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Muller-Wirtz, L. M., Maurer, F., Brausch, T., Kiefer, D., Floss, M., Doneit, J., Volk, T., Sessler, D. I., Fink, T., Lehr, T., Kreuer, S. Exhaled propofol concentrations correlate with plasma and brain tissue concentrations in rats. Anesth Analg 2021: 132 (1) 110-118

October 16, 2021

BACKGROUND: Propofol can be measured in exhaled gas. Exhaled and plasma propofol concentrations correlate well, but the relationship with tissue concentrations remains unknown. We thus evaluated the relationship between exhaled, plasma, and various tissue propofol concentrations. Because the drug acts in the brain, we focused on the relationship between exhaled and brain tissue propofol concentrations.
METHODS: Thirty-six male Sprague-Dawley rats were anesthetized with propofol, ketamine, and rocuronium for 6 hours. Animals were randomly assigned to propofol infusions at 20, 40, or 60 mg·kg−1·h−1 (n = 12 per group). Exhaled propofol concentrations were measured at 15-minute intervals by multicapillary column–ion mobility spectrometry. Arterial blood samples, 110 µL each, were collected 15, 30, and 45 minutes, and 1, 2, 4, and 6 hours after the propofol infusion started. Propofol concentrations were measured in brain, lung, liver, kidney, muscle, and fat tissue after 6 hours. The last exhaled and plasma concentrations were used for linear regression analyses with tissue concentrations.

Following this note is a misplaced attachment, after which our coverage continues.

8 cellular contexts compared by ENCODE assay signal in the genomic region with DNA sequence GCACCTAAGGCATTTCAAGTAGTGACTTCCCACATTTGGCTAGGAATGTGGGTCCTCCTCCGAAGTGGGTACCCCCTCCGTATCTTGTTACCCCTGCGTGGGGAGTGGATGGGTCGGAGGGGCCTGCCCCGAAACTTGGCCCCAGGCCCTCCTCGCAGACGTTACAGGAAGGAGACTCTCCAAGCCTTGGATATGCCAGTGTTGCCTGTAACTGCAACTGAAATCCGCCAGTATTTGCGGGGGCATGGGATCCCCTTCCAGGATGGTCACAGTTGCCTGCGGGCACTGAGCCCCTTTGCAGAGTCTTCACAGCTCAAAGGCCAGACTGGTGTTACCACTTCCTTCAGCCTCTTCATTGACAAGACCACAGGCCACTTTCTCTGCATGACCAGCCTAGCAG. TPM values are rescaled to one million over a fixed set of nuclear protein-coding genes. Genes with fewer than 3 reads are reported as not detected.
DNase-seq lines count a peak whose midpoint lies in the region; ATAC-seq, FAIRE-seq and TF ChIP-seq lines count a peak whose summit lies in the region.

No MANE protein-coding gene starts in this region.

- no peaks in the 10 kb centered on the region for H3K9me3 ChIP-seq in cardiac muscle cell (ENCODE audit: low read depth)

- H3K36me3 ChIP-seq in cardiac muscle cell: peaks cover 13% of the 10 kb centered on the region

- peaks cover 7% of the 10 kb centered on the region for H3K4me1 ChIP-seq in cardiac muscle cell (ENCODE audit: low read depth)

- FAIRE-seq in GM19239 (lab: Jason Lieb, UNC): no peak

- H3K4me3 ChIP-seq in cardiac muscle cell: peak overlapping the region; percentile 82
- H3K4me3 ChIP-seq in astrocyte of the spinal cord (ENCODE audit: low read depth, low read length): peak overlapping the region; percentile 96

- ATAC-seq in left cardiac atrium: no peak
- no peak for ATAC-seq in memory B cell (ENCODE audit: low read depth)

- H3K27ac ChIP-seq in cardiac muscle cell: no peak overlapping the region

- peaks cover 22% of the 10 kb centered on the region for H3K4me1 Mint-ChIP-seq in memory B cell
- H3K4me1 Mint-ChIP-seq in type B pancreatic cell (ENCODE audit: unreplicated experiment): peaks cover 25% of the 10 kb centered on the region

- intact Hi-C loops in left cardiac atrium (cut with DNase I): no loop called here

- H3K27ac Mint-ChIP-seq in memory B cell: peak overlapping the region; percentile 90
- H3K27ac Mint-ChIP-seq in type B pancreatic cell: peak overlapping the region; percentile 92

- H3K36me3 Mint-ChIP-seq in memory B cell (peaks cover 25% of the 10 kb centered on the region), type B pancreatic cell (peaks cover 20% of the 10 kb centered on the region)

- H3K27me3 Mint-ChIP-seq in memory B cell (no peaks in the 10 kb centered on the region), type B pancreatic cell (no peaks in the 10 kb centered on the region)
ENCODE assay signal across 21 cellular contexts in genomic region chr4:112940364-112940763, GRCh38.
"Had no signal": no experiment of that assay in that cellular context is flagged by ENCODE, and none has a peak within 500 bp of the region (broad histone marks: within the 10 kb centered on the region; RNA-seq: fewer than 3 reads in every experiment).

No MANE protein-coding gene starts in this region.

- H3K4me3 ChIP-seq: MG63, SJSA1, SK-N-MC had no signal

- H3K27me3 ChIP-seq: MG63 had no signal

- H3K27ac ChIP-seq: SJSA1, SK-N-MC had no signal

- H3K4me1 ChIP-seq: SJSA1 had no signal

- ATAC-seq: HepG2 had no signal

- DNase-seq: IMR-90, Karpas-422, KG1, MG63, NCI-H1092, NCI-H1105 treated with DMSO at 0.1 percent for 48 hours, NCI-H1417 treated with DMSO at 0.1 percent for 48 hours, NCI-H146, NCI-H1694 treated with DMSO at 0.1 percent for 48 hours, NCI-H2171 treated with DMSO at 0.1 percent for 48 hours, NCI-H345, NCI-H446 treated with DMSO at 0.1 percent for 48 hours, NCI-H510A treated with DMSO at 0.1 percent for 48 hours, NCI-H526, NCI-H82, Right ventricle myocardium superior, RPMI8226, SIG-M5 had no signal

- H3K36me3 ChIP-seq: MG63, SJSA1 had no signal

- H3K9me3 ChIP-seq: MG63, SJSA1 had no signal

RESULTS: The correlation of exhaled versus plasma concentrations (R2 = 0.71) was comparable to the correlation of exhaled versus brain tissue concentrations (R2 = 0.75) at the end of the study. In contrast, correlations between plasma and lung and between lung and exhaled propofol concentrations were poor. Less than a part-per-thousand of propofol was exhaled over 6 hours.
CONCLUSIONS: Exhaled propofol concentrations correlate reasonably well with brain tissue and plasma concentrations in rats, and may thus be useful to estimate anesthetic drug effect. The equilibration between plasma propofol and exhaled gas is apparently independent of lung tissue concentration. Only a tiny fraction of administered propofol is eliminated via the lungs, and exhaled quantities thus have negligible influence on plasma concentrations. (Anesth Analg 2021;132:110–8)